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Local organizations make sure Waseca County’s agricultural roots run deep for years to come

Updated: Aug. 25, 2020 at 6:51 PM CDT
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WASECA, Minn. (KEYC) - We continue our feature on Waseca County’s agricultural roots by taking a closer look at the programs and the people motivating and teaching younger generations that will help the agricultural roots run deep for years to come.

Waseca County's agricultural roots run deep and many programs and people in the county intend to make sure it stays that way, starting with getting the younger generations involved.

“It’s about the life skills and the leadership skills that youth are learning to become better adults in the future,” said Kate Harrington, interim 4-H Educator in Waseca County.

The University of Minnesota Extension provides agricultural education for the community and youth.

“We have extension offices in all 87 counties across the state and here in Waseca County we are located out at the fairgrounds, we do have a 4-H extension educator on staff as well as administrative staff and nutrition staff,” said University of Minnesota Extension Regional Director Lisa Dierks.

Waseca County 4-H allows youth to flourish in all areas from fashion to livestock projects.

“It’s really geared toward letting youth explore their passions in a hands-on setting, so what we do in 4-H is create opportunities for young people to learn about what their passions are, whether that be in agriculture fashion, crafts and fine arts,” said Harrington.

Waseca County 4-H reaches out to youth in the area through a variety of ways.

“Sometimes it’s through families have been in 4-H before and so youth enter because their parents have done it before, or grandparents,” said Harrington, “we also do outreach through setting up at local schools, different day camps, getting our name out there to invite young people to come in and check us out.”

Another form of community outreach and agriculture education for all ages is the Minnesota Agricultural Interpretive Center, more commonly known as Farmamerica.

“In a typical year when it is not COVID-19 situations, we usually have about 12,000 folks come through our doors each year and the main goal at Farmamerica is to connect people with that evolving story of agriculture,” said Farmamerica Executive Director Jessica Rollins. “So, what that means is everything from what it was like when the settlers arrived, what it was like before the settlers arrived and what it is like today and be able to compare and contrast how things have changed over the years.”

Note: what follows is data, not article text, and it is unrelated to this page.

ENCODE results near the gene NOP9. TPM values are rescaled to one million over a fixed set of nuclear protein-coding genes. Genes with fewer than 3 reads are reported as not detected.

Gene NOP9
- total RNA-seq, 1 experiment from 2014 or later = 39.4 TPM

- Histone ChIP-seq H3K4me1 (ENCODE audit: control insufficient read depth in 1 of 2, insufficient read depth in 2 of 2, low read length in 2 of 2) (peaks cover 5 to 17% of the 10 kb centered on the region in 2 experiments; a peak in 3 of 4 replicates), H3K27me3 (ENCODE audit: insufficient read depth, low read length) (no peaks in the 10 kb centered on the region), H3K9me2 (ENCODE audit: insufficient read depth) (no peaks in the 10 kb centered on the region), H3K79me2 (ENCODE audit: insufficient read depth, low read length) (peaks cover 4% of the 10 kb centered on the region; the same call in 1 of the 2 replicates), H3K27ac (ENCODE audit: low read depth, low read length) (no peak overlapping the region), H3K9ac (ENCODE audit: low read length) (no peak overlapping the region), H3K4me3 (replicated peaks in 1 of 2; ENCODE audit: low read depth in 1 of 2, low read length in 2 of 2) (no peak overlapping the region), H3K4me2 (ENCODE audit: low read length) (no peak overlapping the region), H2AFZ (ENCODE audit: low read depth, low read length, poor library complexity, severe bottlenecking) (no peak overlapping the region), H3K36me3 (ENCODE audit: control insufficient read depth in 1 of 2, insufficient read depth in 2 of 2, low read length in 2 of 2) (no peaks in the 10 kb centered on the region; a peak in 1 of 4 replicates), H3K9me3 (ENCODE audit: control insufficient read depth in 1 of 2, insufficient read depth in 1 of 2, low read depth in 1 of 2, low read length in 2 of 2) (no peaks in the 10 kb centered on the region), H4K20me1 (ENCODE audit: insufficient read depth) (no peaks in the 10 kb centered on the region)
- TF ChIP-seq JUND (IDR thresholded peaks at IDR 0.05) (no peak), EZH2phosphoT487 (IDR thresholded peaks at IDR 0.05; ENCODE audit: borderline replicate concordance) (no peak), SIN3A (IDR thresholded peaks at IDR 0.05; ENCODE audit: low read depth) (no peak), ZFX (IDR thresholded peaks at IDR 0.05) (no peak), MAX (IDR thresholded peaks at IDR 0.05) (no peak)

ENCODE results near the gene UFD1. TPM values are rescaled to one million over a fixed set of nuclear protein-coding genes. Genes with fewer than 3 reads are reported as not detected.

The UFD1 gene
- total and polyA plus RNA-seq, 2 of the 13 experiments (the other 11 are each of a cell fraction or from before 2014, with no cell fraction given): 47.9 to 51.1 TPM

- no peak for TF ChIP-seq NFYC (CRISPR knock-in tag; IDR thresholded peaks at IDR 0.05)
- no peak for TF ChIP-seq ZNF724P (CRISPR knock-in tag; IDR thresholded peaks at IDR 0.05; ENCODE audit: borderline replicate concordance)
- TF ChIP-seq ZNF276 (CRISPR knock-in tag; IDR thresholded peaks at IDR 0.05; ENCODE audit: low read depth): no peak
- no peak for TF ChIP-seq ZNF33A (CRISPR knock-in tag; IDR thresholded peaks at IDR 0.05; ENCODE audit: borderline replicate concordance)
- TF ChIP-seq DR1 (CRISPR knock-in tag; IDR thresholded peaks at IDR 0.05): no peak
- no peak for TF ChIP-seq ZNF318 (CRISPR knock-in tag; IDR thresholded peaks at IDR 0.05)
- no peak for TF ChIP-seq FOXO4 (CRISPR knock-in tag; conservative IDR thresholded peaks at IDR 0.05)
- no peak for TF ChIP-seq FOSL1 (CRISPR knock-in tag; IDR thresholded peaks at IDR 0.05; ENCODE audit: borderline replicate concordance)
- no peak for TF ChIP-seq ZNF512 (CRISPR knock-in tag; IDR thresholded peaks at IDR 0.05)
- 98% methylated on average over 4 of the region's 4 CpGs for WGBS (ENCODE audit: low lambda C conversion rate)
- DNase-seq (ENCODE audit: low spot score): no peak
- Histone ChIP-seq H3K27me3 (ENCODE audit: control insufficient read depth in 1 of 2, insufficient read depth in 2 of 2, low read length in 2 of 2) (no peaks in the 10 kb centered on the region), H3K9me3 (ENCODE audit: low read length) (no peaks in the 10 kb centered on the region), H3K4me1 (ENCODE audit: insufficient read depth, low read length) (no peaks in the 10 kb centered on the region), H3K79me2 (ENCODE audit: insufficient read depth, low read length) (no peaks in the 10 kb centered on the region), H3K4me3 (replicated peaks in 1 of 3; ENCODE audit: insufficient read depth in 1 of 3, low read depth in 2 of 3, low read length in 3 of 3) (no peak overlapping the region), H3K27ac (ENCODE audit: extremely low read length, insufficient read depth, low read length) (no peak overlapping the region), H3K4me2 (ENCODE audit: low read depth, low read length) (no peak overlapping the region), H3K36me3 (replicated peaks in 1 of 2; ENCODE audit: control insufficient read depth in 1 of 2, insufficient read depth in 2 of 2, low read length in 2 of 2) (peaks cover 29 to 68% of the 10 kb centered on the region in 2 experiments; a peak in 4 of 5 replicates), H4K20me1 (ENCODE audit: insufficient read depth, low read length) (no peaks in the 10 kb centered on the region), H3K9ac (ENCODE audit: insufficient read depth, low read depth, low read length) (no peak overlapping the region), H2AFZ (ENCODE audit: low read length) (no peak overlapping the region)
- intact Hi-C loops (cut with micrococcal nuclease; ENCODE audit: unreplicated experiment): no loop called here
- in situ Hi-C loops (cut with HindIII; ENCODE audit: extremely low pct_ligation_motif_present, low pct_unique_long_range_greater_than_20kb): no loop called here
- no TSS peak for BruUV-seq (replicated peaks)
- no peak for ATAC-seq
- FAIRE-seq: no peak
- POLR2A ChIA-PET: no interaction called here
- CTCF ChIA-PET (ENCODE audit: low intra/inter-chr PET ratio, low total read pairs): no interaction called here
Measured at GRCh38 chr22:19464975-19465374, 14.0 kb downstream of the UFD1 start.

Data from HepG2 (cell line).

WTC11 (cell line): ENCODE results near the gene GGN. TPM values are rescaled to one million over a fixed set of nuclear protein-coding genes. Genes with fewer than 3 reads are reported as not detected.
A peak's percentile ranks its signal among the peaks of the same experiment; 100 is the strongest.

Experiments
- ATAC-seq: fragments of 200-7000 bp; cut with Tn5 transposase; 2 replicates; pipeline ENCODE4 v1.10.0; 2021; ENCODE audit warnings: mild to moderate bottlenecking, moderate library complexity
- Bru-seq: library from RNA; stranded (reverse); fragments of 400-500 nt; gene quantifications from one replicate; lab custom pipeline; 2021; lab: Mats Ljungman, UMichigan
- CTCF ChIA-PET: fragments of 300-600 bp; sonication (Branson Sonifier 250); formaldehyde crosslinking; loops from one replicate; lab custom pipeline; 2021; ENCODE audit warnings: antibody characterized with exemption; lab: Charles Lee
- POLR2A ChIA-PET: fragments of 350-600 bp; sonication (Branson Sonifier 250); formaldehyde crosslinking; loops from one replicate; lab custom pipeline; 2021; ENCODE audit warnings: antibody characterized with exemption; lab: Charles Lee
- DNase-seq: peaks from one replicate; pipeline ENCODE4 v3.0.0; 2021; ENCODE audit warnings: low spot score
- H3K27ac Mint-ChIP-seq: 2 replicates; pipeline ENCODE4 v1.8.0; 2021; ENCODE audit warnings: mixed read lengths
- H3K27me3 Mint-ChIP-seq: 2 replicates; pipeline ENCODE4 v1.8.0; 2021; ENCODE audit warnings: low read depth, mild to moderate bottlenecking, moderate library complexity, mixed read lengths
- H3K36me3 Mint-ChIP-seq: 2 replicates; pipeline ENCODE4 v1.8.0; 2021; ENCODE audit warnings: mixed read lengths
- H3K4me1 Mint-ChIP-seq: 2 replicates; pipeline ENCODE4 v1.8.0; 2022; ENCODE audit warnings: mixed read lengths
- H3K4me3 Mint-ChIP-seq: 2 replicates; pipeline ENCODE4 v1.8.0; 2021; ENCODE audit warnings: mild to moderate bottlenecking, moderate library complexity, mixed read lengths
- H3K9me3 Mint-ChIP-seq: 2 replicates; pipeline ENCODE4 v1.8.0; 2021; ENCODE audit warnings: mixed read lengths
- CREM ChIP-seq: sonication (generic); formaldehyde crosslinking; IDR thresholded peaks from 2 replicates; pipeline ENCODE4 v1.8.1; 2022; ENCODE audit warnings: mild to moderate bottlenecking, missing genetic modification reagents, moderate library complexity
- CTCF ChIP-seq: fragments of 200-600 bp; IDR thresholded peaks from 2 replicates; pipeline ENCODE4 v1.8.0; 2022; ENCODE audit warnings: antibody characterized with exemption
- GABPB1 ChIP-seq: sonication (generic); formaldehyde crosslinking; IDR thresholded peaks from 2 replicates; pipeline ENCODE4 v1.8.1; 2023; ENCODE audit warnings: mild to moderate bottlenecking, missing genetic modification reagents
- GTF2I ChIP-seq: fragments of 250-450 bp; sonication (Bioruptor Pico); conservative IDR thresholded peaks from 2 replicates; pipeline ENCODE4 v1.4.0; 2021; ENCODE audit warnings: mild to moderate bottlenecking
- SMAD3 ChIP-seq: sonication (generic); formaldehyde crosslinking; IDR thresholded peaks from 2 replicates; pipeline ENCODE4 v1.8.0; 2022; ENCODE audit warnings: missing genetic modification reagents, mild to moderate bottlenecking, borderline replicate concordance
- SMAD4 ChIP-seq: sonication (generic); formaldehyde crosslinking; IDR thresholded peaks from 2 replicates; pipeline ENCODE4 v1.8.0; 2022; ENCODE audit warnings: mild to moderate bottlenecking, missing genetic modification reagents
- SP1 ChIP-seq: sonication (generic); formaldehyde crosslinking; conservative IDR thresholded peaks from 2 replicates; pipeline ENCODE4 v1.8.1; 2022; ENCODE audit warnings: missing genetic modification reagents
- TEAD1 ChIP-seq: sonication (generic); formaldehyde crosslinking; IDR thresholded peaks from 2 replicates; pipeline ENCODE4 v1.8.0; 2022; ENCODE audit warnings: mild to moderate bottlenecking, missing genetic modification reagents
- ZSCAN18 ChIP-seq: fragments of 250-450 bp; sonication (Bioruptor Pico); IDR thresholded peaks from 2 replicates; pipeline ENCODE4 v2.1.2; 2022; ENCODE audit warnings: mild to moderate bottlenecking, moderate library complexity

Farmamerica's outreach extends beyond Waseca County.

“We see people as far west as Sleepy Eye, we’ll have school groups come from that direction, we’ll have people come from as far east as Rochester, as far south as Iowa and then right up to the metro area of the Twin Cities,” said Rollins.

Rollins said that one positive that came out of the coronavirus situation is that they’ve been able to electronically extend their outreach.

“We created virtual field trip experiences for students and in doing that, we’re no longer limited to the driving distance that the bus drivers and the students can handle on a bus that day,” said Rollins, “so we can send that out to everybody throughout the state and students the whole way up to the Canadian border can experience what Minnesota was like, both the past and the present.”

Farmamerica’s goal is to connect people of all ages with not only Waseca County’s agricultural roots, but the state as a whole.

“One thing that we strive to do at Farmamerica is be a nostalgic place for the older generation who may have direct connections to farming and rural life, but we also want to be that connection for the youth who have no experience with rural life except driving by a cornfield on their way to their next destination,” said Rollins.

Farmamerica is open to the public to tour and walk the grounds upon reservation.

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